When we look at Earth as an entire planet, it does seem to be alive. Time-lapse films taken from artificial satellites show the great cycles of weather systems streaming like the currents of cytoplasm in a cell. The seas also circulate. Geologists have detected a much slower recycling called plate tectonics, in which the renewal of the sea beds, welling up from under the crust and being swallowed millions of years later by subduction back to underworld places of melting heat, moves the continental masses, splitting and joining, in ever-changing patterns. These look like living processes, and although the seas are, so far as we know, a unique feature of Earth, roughly similar atmospheric patterns appear on Venus and Jupiter, while some of the moons of the outer planets show evidence of plate tectonics, and these bodies are almost certainly not alive in the same sense as Gaia.

It can be maintained with good reason that the entire planet is alive, that just as a body includes seemingly nonliving parts like bones and blood serum, so a living planet includes air, sea, and rocks. Ecological science shows us how animals and plants interact with each other and their environments, forming larger units called ecosystems. Through reproduction, the food chain, and the cycles of elements and energy, in an immensely complex set of relationships, species increase and decrease in number, but the ecosystem as a whole continues. In this sense, ecosystems are organisms, and Gaia, or the biosphere of Earth, is the largest ecosystem. This does not mean, however, that Gaia is an organism in just the same way that the human body is an organism. To explain this, one can look at the relationship between a single cell and the body. Both are alive, but the body is not just a large cell. The body is an immense community of living cells, related to one another in myriads of ways. The whole is greater than the sum of parts. Similarly, Gaia is a community that includes billions of living bodies, but the structure of that living community is much more complex than that of the body, as the structure of the body is more complex than that of the cell. The body is a somatic organism, but Gaia is an ecological organism. Thus defined, Gaia is much more than a metaphor. The physiological processes of Gaia are the interrelationships defined and studied by ecology.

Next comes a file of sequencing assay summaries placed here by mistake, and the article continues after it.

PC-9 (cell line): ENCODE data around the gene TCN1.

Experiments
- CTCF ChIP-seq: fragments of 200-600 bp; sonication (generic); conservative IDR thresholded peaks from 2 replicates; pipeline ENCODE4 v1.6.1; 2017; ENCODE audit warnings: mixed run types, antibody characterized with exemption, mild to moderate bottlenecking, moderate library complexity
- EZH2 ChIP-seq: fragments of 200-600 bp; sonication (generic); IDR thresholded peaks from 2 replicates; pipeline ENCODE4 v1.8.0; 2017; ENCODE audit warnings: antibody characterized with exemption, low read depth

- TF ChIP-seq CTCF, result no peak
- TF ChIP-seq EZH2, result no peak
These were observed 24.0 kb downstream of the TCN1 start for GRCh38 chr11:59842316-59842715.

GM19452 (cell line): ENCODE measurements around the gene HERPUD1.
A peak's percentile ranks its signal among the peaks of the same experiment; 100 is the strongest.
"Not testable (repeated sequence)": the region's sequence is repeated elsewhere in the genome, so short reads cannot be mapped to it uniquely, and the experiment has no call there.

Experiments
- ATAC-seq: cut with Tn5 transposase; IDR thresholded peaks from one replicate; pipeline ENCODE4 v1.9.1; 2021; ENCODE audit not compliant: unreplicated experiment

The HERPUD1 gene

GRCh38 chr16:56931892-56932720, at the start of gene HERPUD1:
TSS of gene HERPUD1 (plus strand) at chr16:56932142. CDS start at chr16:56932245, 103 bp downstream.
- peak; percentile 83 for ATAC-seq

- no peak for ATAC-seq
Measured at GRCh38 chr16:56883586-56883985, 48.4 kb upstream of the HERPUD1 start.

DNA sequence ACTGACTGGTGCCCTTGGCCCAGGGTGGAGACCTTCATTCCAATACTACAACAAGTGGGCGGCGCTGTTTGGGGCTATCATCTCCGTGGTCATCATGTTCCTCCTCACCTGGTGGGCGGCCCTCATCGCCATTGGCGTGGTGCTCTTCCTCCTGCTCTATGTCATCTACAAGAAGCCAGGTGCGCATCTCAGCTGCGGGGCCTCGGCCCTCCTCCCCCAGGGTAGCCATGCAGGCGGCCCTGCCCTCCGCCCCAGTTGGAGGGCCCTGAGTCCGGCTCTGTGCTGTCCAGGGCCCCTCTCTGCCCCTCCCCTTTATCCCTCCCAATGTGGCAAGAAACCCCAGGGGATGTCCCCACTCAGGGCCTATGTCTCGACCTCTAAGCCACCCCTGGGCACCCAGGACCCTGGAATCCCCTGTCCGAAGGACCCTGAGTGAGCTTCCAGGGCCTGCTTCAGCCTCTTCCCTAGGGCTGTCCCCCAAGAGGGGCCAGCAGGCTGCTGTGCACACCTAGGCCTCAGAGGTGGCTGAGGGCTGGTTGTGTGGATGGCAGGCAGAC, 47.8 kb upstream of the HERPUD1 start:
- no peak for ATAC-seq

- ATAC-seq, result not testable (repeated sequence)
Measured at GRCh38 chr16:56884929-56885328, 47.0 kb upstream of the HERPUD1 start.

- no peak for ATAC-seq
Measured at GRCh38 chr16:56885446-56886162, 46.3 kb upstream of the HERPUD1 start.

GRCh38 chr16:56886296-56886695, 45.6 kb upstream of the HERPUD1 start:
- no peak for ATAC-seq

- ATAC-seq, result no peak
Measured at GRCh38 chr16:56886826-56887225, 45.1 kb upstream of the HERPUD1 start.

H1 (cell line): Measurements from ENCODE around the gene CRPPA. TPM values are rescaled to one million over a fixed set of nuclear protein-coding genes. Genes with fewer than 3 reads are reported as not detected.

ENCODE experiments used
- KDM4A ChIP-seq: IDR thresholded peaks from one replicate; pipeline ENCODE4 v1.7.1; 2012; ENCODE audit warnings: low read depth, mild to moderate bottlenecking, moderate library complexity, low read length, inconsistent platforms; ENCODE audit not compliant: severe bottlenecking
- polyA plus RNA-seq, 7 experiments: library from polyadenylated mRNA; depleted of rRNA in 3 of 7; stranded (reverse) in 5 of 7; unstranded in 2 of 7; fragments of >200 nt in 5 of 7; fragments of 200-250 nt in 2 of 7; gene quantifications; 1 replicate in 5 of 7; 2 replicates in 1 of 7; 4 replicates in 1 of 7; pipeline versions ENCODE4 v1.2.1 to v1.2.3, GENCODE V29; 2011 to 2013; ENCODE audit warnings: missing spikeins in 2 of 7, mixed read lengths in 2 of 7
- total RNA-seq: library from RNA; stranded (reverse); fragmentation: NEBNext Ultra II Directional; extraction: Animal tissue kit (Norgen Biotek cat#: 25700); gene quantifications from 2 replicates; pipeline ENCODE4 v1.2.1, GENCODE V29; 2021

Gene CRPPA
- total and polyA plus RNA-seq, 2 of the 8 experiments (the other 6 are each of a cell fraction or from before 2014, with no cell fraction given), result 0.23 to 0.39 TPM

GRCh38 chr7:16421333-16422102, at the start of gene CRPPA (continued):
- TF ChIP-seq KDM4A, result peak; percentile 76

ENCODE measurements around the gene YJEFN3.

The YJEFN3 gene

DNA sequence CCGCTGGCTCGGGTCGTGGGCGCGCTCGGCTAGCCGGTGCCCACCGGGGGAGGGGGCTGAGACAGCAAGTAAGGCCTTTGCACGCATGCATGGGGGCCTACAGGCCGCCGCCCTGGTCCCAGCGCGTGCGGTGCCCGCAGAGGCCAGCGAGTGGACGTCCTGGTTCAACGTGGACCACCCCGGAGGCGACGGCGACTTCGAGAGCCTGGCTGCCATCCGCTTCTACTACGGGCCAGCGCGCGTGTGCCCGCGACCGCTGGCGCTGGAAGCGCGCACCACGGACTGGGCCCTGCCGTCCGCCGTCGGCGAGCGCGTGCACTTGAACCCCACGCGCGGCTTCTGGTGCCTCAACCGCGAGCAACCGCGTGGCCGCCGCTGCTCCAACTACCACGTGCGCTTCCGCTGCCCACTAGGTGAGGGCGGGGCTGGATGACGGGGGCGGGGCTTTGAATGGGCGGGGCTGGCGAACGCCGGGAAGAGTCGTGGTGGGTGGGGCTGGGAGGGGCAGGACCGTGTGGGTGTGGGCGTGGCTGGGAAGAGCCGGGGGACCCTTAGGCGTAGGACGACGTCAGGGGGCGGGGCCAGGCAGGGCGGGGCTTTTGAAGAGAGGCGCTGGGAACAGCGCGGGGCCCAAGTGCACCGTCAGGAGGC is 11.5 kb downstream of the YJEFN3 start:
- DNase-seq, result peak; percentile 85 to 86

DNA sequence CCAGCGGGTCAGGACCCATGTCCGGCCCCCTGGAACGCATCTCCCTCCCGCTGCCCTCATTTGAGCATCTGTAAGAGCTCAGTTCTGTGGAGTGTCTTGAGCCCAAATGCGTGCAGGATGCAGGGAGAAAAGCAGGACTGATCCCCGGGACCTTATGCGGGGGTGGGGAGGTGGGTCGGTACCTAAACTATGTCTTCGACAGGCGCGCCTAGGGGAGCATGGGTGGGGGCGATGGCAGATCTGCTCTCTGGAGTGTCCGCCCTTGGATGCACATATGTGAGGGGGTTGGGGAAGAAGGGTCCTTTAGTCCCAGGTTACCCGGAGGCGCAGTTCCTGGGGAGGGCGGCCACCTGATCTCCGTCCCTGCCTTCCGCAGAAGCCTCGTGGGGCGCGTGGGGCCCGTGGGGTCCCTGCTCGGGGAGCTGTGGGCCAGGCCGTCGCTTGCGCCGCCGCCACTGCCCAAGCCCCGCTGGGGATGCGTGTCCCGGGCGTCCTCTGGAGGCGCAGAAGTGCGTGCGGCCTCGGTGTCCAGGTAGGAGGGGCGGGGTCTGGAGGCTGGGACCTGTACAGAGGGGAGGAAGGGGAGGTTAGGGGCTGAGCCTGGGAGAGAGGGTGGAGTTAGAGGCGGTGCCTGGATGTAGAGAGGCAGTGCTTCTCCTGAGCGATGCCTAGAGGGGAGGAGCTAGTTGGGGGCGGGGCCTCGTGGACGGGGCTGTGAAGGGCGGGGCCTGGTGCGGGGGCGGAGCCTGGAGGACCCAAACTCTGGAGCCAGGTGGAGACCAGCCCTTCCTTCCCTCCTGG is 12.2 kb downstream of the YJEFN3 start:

It is possible to examine the natural state of Earth in realistic ecological terms. Though it was undeniably less polluted and more profuse in living things than today, Earth before humans was not a boring Eden. There were sudden and immense changes: volcanic eruptions, earthquakes, tsunamis, tornadoes, forest fires, floods and droughts. The wounds left by these soon healed, as life, often finding the devastated areas enriched by mineral and organic deposits, reclaimed them in the stages of natural succession. Great changes were wrought by the working of the ecological processes themselves. The populations of some species built up cyclically to insupportable numbers, depleting their food supplies, and then suddenly declined. Some species became extinct while others evolved. There were those that, like beavers and termites, greatly altered their environments over large areas. But changes prepared the way for new forms of life. Life was sustainable and, above all, abundant. The air thronged with billions of birds, compared to which the present avian population is a sad remnant. The plains themselves must have seemed to move with herds of herbivores, followed by their predators. Schools of fish silvered the sea, while the great whales rejoiced in numbers unseen in more modern times. Even in the late twentieth century, one could still gain an idea of what the primal state of Earth was like by visiting the savannas of East Africa or bird colonies on isolated islands. Although these regions are still impressive, they have suffered diminution, and some degree of imagination is necessary to appreciate the abundance and diversity of life as it existed before humans evolved.